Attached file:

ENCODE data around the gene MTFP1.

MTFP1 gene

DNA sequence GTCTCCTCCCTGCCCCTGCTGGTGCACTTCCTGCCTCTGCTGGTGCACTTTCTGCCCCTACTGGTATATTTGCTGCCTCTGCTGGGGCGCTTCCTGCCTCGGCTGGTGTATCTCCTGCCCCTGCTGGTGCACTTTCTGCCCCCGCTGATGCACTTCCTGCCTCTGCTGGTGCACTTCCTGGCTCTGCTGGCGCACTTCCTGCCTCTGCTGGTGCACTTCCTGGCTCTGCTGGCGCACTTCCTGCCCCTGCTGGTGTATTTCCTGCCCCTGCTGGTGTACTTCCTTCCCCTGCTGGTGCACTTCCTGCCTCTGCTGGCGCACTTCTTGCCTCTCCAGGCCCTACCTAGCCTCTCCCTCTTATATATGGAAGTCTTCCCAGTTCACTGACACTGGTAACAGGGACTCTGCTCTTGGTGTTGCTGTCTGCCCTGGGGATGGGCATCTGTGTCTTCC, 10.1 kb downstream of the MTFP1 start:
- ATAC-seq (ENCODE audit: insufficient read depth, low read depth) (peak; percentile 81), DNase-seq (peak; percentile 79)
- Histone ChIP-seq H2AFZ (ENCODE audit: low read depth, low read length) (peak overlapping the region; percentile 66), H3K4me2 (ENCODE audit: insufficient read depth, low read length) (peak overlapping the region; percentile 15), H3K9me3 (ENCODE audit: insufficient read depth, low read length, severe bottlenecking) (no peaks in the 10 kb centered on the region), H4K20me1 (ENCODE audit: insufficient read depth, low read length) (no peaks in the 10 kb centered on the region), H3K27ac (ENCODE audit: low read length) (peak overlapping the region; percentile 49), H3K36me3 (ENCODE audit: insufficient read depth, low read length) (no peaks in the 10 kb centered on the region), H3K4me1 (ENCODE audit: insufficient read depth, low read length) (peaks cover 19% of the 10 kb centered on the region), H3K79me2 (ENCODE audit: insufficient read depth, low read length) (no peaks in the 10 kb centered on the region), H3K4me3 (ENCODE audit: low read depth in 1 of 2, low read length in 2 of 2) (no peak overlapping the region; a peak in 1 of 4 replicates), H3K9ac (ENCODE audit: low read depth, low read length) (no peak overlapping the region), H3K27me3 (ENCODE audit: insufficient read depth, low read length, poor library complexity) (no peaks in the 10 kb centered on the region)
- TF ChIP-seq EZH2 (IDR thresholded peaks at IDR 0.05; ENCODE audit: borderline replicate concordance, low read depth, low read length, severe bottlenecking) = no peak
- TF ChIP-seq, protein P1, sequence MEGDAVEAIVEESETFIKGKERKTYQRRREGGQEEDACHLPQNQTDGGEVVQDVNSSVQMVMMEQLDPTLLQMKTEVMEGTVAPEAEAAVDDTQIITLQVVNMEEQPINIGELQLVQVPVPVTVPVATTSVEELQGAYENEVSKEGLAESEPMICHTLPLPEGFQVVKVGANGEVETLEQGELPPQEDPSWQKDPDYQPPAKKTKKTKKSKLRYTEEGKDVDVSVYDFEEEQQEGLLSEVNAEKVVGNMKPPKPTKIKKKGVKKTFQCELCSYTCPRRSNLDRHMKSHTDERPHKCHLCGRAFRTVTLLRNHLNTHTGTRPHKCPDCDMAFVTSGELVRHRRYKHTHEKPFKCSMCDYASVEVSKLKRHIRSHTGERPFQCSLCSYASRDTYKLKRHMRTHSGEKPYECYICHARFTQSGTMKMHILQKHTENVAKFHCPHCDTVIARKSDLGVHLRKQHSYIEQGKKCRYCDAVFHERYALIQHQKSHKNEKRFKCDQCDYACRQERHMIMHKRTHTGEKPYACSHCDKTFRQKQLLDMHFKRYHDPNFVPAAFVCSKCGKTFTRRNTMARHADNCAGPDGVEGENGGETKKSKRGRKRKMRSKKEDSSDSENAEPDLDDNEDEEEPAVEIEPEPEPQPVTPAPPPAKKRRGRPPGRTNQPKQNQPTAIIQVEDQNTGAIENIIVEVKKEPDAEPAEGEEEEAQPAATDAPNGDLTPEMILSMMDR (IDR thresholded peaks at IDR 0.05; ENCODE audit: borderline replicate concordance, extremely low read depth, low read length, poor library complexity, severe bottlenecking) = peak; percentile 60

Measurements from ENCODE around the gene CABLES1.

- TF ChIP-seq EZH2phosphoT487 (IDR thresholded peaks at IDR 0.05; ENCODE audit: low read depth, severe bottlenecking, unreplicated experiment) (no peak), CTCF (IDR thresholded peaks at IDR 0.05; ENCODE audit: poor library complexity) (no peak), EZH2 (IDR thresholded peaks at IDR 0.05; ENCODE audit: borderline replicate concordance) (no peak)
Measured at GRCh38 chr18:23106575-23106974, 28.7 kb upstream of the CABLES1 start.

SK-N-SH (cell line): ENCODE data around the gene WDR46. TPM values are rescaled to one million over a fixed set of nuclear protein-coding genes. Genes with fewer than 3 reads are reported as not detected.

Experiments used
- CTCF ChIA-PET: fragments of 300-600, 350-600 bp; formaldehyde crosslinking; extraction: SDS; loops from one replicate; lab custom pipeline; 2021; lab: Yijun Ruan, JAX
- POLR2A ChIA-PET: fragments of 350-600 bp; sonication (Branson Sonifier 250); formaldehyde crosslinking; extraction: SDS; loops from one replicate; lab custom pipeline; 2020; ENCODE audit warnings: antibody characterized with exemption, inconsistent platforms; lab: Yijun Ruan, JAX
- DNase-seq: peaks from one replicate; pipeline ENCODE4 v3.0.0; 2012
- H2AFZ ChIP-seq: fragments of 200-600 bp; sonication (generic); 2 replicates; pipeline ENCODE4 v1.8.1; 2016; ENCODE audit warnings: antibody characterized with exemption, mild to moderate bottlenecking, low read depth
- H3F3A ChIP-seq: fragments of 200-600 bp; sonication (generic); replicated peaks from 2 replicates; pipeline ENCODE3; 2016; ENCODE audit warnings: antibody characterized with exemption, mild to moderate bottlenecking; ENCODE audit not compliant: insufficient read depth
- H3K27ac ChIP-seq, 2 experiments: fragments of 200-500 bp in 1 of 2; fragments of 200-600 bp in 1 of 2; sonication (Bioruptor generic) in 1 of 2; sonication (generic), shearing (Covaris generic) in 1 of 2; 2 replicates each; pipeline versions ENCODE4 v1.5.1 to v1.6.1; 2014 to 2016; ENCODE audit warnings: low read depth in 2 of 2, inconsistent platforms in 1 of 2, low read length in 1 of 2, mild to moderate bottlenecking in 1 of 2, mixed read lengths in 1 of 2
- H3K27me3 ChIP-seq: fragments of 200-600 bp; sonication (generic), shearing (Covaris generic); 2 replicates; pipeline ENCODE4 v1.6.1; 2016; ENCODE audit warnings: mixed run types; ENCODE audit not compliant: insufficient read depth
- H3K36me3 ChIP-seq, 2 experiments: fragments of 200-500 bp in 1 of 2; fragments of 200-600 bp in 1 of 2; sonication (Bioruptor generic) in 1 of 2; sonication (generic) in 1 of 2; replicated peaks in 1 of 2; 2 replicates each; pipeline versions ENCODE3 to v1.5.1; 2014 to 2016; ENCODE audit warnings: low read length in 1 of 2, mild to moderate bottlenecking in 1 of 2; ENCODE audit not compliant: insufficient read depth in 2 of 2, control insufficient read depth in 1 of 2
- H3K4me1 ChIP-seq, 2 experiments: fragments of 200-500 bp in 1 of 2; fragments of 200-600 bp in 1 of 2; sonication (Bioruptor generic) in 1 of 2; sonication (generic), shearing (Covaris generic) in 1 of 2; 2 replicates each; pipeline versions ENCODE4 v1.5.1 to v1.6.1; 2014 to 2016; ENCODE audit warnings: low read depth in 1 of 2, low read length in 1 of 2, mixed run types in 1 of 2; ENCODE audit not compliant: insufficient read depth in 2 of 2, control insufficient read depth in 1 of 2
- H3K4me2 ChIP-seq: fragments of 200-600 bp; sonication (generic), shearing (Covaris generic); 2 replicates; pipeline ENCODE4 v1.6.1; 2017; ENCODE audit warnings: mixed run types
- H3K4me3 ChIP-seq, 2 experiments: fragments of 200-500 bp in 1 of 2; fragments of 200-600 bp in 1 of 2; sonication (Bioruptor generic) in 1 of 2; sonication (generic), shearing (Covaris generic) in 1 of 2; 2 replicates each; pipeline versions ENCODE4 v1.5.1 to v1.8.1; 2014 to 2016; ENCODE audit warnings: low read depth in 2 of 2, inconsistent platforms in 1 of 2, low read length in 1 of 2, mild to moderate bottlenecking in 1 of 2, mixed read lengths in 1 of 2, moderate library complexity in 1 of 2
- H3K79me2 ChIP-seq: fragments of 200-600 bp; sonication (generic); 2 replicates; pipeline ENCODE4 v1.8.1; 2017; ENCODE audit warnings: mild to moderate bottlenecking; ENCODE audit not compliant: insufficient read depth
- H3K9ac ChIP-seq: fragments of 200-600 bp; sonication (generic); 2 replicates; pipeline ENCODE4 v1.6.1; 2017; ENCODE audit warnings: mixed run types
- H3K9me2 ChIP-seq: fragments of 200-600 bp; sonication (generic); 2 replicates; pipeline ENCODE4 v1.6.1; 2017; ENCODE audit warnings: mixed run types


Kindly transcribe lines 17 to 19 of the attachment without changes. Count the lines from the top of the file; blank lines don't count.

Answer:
- H3F3A ChIP-seq: fragments of 200-600 bp; sonication (generic); replicated peaks from 2 replicates; pipeline ENCODE3; 2016; ENCODE audit warnings: antibody characterized with exemption, mild to moderate bottlenecking; ENCODE audit not compliant: insufficient read depth
- H3K27ac ChIP-seq, 2 experiments: fragments of 200-500 bp in 1 of 2; fragments of 200-600 bp in 1 of 2; sonication (Bioruptor generic) in 1 of 2; sonication (generic), shearing (Covaris generic) in 1 of 2; 2 replicates each; pipeline versions ENCODE4 v1.5.1 to v1.6.1; 2014 to 2016; ENCODE audit warnings: low read depth in 2 of 2, inconsistent platforms in 1 of 2, low read length in 1 of 2, mild to moderate bottlenecking in 1 of 2, mixed read lengths in 1 of 2
- H3K27me3 ChIP-seq: fragments of 200-600 bp; sonication (generic), shearing (Covaris generic); 2 replicates; pipeline ENCODE4 v1.6.1; 2016; ENCODE audit warnings: mixed run types; ENCODE audit not compliant: insufficient read depth